I am a bisexual Asian girl. As such, I’m used to not being represented.
Growing up, my favorite movie was Legally Blonde, so I aspired to be the picture-perfect, Malibu-esque actress, Reese Witherspoon. Her flowing blonde locks and stunning blue eyes were almost identical to the famous faces of other Hollywood superstars: Scarlett Johansson, Nicole Kidman, and Naomi Watts. It was only until after I watched Mulan that I first wondered, “Why do I want to look like someone I’m not?”
Then, I came to terms with my sexuality. In a country dominated by cis/het white people, I have often felt out of place, even in my own skin. So, I never came out to anyone but my close friends, purposely excluding my parents, who I knew would reject my bisexuality as a teenage phase that I’d eventually grow out of. Which I never did.
The LGBTQ+ community barely has any representation in media as it is, but bi erasure is especially prominent. Not only can boosting representation help bi people feel more accepted, but it can also help their families understand their struggles and stories more, which would be an incredibly positive contribution to the bi community. According to a report from the Human Rights Campaign, only “44% of bisexual youth said they have an adult they can turn to, compared with 54% of lesbian and gay youth, and 79% of non-LGBTQ respondents.”
I am part of the 56% of bisexual youth that can’t completely trust an adult. Perhaps I’d be more willing to come out to my parents— or even just be more open with them about my sexuality and sexuality in general —if they were exposed to more bi stories.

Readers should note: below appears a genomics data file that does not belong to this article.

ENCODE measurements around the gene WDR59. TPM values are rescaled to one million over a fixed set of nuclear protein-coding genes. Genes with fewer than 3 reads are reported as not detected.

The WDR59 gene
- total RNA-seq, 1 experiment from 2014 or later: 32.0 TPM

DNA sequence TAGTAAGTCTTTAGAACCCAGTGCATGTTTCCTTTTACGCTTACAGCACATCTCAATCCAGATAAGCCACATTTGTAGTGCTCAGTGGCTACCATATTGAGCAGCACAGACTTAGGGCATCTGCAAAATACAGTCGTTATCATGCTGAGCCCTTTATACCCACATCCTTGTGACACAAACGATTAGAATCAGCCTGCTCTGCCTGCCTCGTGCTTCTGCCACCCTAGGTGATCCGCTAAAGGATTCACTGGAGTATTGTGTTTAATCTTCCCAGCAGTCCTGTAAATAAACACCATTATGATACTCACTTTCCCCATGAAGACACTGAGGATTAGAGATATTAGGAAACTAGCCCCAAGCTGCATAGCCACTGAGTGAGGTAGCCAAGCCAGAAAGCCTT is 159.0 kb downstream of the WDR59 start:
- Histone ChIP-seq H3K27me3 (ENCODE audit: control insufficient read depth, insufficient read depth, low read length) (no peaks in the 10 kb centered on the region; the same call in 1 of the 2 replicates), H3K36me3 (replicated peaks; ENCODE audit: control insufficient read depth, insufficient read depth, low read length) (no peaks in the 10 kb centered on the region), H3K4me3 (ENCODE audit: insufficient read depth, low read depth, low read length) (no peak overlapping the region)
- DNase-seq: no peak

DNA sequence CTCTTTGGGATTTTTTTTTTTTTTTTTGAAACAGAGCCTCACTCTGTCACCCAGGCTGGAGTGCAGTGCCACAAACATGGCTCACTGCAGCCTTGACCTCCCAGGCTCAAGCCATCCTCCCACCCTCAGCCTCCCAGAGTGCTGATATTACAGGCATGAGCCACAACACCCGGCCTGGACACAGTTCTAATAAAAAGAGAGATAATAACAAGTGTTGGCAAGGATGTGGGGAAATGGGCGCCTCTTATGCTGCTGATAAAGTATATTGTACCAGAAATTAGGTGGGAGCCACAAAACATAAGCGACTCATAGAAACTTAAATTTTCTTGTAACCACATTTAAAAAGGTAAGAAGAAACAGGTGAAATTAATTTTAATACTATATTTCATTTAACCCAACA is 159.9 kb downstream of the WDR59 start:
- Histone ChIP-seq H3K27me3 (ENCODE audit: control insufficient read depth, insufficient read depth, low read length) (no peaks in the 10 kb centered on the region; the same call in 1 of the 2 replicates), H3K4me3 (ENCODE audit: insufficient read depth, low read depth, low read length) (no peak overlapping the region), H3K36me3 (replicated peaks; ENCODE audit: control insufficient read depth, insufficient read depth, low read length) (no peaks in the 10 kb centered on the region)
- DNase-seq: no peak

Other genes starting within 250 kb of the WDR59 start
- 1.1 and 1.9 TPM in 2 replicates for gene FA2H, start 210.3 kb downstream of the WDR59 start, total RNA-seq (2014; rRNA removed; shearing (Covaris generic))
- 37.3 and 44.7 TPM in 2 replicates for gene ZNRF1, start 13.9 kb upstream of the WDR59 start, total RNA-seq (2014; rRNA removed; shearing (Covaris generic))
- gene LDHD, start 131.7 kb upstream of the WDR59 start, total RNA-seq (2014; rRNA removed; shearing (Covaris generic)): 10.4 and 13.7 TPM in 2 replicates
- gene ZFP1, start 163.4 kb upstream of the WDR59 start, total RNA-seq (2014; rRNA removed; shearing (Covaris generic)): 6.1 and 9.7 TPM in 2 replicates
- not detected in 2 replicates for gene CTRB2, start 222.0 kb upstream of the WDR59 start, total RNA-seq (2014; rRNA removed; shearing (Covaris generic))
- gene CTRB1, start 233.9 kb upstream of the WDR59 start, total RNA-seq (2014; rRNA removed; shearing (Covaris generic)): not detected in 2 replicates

So, what is the impact of a lack of representation of bisexual people in media, and what does it mean not be represented?
Representation is immensely influential, especially to younger audiences. According to a Common Sense Media report, “interviews, books, and other social-scientific research, gender stereotypes in movies and on TV shows are more than persistent; they’re incredibly effective at teaching kids what the culture expects of boys and girls.”
For me, representation means my identity.
It means that my parents and my extended family in Indonesia and China likely won’t understand my sexuality if I ever choose to come out to them. It means that I probably won’t come out to them because of that.
It means that if I want to go to prom with a girl, I can’t share photos on social media for fear that my family members will see it and ask me an onslaught of questions that might have been answered by accurate media representation. It means that I have to hide the status of my possible girlfriend, pretending she’s only a friend if I ever introduce her to my parents.
It means I have to wonder, instead of know, if other Asian-Americans are going through the same thing. Every ethnicity goes through different experiences from others based on their culture. Being bi in China is hard— there are no domestic laws against discrimination based on same-sex relationships —and being bi in Indonesia is condemned by national leaders in a country where 90% of citizens are Muslim and have strict beliefs about sexuality.
For bisexual Asian-Americans with family living in Asia, how does one reconcile who they loved with who and what they came from?
Of course, representation isn’t everything. It won’t force me to sit my parents down at the dinner table and have the talk or dial the numbers of foreign relatives. It won’t immediately change the mindset of millions of people. But maybe it’ll give me the bravery to try to speak up. Maybe it will change someone’s opinion, reverse someone’s intolerance. At least it’s a start.